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Speaking at a MaxCap banking forum in Melbourne on Thursday, Mr Keating said the “dramatic acceleration” in investor lending was a direct result of SMSFs and their ability to borrow.
“If I was treasurer today, I would be looking very hard at the whole entitlement or availability of debt to SMSFs,” Mr Keating said.
“They have gearing available to them and, of course, many of them are taking the option of buying residential property.”
Mr Keating’s comments come after the Reserve Bank flagged the high proportion of investor loans – now 50 per cent of all mortgages written – as a systemic risk.
“The fact that half the loans now are coming from investors, the fact that the speed has picked up so dramatically has to mean that lending standards are suffering,” he said.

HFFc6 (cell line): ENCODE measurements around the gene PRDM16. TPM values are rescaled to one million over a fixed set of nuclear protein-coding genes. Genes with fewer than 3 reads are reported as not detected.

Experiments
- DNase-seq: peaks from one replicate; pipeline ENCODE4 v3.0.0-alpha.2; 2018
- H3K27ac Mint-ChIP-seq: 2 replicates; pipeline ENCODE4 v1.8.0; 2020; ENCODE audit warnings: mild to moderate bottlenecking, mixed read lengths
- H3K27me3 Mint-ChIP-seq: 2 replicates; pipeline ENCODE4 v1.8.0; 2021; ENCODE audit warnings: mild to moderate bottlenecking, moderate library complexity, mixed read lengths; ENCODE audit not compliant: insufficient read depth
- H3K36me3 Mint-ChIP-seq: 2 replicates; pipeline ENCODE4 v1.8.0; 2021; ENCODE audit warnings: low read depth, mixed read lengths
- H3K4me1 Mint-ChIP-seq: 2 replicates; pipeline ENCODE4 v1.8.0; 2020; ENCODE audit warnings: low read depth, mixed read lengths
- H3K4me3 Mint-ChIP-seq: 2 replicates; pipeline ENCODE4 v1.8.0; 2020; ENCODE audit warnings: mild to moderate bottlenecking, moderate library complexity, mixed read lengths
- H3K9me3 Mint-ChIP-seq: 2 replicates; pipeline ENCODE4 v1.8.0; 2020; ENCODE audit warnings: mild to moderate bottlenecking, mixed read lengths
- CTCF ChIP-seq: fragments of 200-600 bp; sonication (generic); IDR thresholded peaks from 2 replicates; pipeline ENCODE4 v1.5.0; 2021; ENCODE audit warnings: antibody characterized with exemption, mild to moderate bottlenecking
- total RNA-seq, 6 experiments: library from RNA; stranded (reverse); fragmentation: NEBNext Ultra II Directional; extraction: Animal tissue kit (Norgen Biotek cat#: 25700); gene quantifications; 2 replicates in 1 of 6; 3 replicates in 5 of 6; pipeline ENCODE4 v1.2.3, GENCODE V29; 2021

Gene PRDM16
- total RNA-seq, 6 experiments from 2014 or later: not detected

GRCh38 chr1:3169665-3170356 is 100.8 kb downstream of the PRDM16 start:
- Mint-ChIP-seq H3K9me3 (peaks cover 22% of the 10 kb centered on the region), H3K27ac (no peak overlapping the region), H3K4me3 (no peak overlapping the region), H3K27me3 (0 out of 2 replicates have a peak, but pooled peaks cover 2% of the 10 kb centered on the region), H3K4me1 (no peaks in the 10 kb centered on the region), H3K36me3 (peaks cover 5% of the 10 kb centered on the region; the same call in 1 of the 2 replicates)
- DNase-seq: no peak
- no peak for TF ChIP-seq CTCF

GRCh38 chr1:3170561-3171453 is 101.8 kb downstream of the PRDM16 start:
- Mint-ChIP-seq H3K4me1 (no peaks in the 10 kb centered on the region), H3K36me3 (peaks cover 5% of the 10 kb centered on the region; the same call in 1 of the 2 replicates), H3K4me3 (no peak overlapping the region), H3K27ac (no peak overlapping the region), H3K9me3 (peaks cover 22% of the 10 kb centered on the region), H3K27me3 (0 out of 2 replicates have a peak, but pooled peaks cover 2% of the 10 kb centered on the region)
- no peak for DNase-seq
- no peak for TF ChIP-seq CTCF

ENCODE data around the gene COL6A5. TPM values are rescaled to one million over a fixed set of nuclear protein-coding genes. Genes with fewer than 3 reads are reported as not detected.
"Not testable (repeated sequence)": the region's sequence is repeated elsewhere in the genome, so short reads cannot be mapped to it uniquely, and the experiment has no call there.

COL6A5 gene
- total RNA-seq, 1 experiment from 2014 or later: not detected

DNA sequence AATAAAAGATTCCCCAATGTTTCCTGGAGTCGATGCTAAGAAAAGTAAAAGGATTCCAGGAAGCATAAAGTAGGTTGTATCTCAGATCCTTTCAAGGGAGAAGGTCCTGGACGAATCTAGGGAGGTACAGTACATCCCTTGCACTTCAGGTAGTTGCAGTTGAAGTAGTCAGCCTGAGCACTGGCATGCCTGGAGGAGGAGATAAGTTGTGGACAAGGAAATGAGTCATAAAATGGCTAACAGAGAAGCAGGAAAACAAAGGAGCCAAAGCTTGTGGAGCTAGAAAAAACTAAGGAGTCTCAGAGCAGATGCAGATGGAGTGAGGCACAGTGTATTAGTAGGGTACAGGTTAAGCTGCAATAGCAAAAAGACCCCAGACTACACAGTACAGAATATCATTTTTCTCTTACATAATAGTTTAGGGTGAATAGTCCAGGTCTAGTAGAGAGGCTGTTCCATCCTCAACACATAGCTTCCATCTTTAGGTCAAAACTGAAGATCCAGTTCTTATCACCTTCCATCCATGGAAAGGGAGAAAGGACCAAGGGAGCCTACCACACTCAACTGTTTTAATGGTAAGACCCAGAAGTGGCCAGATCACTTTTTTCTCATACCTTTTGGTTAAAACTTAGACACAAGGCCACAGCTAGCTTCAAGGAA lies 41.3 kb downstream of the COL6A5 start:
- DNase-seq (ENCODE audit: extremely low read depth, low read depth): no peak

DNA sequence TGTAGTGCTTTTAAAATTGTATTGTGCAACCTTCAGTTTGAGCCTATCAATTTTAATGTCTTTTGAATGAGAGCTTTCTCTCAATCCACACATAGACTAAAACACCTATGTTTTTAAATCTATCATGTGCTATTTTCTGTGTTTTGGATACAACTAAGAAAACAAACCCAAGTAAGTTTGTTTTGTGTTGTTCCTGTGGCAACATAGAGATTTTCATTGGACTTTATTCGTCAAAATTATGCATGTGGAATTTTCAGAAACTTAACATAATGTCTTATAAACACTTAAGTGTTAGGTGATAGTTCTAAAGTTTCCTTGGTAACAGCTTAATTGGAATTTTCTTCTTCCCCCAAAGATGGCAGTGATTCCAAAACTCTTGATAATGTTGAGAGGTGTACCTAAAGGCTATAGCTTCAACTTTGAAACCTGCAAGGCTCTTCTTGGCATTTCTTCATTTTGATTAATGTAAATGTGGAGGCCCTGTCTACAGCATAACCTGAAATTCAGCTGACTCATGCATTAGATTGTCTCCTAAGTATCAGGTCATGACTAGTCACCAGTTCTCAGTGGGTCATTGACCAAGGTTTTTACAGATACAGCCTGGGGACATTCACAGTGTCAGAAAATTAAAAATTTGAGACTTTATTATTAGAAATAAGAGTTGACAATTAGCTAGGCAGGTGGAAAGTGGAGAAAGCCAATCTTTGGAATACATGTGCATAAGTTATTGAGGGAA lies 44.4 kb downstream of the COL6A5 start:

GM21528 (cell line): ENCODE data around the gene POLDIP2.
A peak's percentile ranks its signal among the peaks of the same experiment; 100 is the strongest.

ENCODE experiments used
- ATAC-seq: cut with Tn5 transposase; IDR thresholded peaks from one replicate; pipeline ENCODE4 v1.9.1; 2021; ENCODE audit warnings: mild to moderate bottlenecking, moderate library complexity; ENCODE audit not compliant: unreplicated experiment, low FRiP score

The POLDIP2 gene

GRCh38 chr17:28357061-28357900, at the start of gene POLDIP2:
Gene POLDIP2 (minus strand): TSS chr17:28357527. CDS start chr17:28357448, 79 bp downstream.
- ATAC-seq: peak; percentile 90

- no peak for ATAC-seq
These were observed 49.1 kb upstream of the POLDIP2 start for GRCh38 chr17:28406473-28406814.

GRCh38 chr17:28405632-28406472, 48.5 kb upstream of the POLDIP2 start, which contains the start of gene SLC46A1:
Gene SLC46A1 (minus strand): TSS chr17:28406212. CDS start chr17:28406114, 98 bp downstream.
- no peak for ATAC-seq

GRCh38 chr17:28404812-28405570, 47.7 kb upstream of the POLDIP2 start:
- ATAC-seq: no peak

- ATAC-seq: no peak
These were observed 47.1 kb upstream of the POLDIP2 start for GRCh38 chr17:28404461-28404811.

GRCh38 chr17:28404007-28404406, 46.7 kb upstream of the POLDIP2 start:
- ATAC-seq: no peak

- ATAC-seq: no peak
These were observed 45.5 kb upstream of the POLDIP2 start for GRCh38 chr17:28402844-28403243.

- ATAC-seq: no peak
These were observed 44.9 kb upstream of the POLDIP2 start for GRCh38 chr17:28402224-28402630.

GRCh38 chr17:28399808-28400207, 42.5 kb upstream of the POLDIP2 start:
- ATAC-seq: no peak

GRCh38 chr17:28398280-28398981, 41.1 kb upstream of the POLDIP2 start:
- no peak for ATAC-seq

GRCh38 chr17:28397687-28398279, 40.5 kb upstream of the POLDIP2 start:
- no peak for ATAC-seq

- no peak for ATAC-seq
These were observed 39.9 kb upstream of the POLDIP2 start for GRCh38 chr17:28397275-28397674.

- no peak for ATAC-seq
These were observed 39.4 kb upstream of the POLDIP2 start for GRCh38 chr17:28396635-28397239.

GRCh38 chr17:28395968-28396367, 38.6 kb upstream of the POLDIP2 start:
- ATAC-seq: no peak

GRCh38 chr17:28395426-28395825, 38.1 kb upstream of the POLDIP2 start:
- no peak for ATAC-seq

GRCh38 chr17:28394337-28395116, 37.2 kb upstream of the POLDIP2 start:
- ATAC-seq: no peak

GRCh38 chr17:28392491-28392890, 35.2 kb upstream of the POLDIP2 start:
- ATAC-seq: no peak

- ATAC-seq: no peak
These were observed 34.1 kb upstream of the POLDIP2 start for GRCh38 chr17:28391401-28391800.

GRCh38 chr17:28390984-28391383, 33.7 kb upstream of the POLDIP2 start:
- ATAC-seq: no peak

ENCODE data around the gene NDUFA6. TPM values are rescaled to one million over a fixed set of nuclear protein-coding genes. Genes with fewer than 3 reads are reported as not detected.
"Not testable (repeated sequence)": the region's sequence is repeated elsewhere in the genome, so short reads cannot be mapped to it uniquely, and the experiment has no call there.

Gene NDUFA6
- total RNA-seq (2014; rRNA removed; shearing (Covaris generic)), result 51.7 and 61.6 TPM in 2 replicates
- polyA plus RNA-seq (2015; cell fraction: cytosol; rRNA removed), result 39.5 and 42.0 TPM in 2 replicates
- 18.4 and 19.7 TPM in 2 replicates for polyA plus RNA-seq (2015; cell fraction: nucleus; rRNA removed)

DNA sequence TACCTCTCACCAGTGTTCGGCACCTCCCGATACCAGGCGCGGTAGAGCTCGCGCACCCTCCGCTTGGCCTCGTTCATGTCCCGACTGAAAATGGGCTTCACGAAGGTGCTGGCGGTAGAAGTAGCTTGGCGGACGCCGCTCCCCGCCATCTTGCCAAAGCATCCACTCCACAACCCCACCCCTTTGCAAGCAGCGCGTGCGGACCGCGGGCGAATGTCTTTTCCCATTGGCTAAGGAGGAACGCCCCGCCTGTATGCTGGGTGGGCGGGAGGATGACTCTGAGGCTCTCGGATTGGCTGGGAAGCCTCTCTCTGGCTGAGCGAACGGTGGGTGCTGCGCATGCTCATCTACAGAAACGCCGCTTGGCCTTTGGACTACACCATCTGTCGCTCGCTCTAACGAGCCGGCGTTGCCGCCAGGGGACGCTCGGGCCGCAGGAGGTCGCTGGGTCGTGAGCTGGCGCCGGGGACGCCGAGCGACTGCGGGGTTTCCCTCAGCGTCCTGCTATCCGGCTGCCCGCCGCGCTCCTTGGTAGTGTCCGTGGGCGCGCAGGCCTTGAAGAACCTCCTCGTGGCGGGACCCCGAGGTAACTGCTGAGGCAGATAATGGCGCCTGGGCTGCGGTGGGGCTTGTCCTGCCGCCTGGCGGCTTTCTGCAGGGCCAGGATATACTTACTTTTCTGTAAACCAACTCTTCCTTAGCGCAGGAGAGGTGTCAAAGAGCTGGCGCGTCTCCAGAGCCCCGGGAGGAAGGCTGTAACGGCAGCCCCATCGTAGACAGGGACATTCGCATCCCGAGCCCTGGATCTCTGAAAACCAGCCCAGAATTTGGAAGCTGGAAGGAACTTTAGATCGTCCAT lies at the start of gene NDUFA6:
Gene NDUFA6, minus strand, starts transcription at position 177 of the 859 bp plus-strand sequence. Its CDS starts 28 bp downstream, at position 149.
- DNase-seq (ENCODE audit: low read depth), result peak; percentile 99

“If banks tell you lending standards are not suffering at all, don’t believe them.”
In its Financial Stability Review last month, the RBA warned the Australian mortgage market is becoming “unbalanced”, saying that an increase in the use of interest-only loans by investors may be consistent with increasingly speculative motives behind current housing demand.
The RBA is currently in discussions with APRA about implementing macroprudential tools to rein in investor lending.
The central bank’s jawboning has sparked a heated debate over the rise in investor finance, the use of macroprudential tools, and what alternative measures could be taken to rebalance the mortgage market.
Bank of America Merrill Lynch chief economist Saul Eslake recently flagged negative gearing as the key issue, but Mr Keating’s comments now bring SMSFs into the discussion.
The Financial System Inquiry’s interim report warned that if SMSFs continue to borrow to buy residential property it “may create vulnerabilities for the superannuation and financial systems”.